Mr Pradolin said this was a great opportunity for domestic trades to up-skill in order to build multi-storey timber apartments safely and efficiently.

“It was definitely a challenge to find the right domestic trades to be able to deliver what we envisioned and it required Australand to commit to ensuring the proper training was undertaken,” Mr Pradolin said.

Robert Pradolin

“These types of new methodologies require a different approach to safety and we believe that once the domestic building industry see the opportunities offered by this type of construction methodology, industry associations such as the [Housing Industry Association] will start to offer appropriate training courses that will see an up-skilling of the domestic trade base in this new sector, increasing competition, and therefore should result in more competitive prices. This should lead to lower construction costs.”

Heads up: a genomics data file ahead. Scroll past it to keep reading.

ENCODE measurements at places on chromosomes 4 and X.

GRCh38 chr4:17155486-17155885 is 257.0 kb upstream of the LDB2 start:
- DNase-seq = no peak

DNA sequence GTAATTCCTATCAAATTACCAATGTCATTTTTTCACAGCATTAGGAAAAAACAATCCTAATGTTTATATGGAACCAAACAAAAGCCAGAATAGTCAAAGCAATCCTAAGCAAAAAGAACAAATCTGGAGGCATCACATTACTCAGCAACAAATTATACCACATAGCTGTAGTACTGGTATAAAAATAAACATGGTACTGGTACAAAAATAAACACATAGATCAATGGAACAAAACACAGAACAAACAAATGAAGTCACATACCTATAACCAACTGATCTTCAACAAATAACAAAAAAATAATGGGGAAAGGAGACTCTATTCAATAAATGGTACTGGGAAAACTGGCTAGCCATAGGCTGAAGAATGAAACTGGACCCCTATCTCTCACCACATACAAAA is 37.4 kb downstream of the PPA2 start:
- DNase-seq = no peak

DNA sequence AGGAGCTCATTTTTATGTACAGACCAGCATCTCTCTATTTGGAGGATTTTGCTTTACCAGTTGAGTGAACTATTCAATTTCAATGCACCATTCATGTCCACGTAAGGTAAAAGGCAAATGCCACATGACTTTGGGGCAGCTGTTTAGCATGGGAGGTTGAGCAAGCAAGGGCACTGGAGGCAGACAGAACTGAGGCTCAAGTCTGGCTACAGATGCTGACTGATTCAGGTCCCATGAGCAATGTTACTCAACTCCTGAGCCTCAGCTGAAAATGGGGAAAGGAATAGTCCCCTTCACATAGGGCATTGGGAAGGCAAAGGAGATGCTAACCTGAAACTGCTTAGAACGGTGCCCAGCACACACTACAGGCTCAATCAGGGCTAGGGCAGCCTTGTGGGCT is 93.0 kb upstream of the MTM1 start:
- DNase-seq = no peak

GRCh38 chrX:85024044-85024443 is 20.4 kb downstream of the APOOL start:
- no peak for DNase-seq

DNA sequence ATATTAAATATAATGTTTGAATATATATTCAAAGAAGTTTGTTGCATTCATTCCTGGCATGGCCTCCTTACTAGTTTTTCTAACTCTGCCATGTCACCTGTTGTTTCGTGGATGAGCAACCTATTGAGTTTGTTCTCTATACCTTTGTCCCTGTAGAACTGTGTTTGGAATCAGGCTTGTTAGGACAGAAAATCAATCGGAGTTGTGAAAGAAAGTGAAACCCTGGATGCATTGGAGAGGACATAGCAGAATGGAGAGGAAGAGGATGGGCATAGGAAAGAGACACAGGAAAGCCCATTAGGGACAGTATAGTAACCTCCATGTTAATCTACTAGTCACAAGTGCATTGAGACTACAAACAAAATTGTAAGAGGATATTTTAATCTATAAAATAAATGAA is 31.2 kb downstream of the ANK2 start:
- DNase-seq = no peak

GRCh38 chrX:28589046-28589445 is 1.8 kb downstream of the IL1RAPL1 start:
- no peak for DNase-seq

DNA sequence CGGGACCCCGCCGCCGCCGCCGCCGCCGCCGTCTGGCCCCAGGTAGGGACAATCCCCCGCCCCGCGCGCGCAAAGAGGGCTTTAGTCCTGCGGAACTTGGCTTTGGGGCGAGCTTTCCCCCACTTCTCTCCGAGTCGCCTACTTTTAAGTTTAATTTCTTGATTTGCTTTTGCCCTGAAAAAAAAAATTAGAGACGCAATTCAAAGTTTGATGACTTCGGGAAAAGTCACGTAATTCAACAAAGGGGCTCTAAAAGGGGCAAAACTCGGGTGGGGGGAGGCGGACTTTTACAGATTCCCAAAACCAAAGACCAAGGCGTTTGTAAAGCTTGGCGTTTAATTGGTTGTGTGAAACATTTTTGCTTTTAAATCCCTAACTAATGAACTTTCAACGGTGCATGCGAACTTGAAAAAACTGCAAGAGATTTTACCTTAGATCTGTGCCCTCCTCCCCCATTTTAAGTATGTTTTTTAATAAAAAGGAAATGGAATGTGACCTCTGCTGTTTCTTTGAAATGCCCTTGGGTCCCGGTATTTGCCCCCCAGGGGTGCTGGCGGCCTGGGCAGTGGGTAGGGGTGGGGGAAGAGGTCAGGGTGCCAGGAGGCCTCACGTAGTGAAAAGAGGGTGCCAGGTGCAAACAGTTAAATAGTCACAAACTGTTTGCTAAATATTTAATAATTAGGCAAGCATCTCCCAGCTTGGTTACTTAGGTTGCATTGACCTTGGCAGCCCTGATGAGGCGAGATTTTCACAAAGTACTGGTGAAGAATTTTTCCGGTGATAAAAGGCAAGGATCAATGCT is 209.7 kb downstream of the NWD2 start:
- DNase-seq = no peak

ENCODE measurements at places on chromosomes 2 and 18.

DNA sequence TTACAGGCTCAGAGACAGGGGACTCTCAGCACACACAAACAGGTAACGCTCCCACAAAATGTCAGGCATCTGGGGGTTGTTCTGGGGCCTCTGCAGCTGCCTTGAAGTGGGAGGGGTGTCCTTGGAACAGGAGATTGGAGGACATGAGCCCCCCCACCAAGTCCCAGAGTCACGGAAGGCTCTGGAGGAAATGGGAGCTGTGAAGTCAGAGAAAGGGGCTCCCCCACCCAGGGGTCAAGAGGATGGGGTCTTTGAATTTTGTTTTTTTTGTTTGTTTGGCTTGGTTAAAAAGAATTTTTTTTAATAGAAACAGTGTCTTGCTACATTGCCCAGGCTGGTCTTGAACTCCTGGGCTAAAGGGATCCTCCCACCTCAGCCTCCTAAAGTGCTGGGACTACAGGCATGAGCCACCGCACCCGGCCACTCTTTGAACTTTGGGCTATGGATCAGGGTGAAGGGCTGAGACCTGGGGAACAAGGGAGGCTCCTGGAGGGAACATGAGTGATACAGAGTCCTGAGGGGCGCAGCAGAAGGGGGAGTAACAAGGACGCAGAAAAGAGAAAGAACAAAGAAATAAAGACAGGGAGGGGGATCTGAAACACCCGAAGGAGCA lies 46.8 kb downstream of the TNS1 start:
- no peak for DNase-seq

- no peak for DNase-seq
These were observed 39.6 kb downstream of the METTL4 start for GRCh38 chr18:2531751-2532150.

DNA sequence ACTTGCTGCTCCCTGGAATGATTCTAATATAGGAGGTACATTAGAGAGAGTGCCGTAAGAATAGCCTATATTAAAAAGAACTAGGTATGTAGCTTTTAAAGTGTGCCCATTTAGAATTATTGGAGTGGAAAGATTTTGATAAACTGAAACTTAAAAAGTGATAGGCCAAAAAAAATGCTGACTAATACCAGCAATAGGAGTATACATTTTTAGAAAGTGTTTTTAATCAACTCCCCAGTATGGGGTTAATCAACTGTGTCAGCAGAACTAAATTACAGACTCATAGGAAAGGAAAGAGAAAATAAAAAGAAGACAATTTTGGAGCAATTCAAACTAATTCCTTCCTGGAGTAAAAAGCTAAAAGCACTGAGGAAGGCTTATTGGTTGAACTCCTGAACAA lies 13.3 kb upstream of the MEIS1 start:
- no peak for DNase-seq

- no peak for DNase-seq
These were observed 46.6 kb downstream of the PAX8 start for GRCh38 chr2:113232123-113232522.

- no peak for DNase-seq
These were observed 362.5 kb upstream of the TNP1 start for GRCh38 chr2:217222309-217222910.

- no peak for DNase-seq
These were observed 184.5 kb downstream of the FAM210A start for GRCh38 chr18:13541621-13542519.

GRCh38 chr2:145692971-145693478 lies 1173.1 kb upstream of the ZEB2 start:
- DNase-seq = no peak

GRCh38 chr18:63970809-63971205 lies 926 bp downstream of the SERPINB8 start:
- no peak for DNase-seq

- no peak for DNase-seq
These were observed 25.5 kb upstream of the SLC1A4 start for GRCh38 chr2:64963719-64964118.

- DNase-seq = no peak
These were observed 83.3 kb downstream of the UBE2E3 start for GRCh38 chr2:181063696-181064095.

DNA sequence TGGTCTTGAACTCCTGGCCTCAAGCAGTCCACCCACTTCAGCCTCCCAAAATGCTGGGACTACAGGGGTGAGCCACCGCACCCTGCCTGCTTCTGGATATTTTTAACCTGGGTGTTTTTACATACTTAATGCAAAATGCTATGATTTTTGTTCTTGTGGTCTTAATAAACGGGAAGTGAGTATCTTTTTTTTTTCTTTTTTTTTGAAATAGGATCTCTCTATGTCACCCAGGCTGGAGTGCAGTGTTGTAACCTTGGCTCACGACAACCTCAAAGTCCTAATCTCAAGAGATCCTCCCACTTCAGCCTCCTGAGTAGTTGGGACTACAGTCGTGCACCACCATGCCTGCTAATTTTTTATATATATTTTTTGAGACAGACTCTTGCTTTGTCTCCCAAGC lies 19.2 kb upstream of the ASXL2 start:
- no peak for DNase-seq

Mr Pradolin said Australand’s approach to safety drove the innovation of the cassette system, which they believe will revolutionise the way this type of housing is delivered into the future. This should also lead to an increase in demand for the product and therefore additional prefab manufacturing jobs.

Other sustainability features

Aside from the carbon and embodied energy savings of timber, the building has some other impressive sustainability features.